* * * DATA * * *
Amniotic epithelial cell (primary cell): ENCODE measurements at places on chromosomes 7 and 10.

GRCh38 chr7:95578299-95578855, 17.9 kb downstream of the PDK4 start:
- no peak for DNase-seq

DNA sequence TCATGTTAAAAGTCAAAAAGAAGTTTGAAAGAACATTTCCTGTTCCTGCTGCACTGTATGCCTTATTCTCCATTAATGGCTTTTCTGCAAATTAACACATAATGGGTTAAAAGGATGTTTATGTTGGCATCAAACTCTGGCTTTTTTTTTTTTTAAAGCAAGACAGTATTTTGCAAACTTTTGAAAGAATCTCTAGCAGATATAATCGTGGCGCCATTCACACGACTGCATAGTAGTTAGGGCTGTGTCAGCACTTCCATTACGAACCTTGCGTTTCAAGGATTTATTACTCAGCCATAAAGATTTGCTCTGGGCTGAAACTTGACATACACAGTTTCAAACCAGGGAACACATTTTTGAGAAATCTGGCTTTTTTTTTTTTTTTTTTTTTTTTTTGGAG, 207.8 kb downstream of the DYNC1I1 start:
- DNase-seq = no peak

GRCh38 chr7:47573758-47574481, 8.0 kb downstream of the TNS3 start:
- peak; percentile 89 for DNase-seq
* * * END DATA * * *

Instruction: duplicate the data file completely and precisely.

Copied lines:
Amniotic epithelial cell (primary cell): ENCODE measurements at places on chromosomes 7 and 10.

GRCh38 chr7:95578299-95578855, 17.9 kb downstream of the PDK4 start:
- no peak for DNase-seq

DNA sequence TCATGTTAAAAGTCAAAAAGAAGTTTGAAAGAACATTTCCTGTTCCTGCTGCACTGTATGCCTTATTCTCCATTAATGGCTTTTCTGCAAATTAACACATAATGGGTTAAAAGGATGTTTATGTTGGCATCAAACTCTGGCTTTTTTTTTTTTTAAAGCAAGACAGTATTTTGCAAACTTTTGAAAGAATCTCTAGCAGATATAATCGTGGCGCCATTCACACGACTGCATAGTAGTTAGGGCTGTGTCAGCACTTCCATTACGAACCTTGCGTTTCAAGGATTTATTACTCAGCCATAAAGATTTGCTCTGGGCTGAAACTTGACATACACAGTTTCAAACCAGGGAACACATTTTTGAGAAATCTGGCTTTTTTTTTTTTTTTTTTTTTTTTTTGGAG, 207.8 kb downstream of the DYNC1I1 start:
- DNase-seq = no peak

GRCh38 chr7:47573758-47574481, 8.0 kb downstream of the TNS3 start:
- peak; percentile 89 for DNase-seq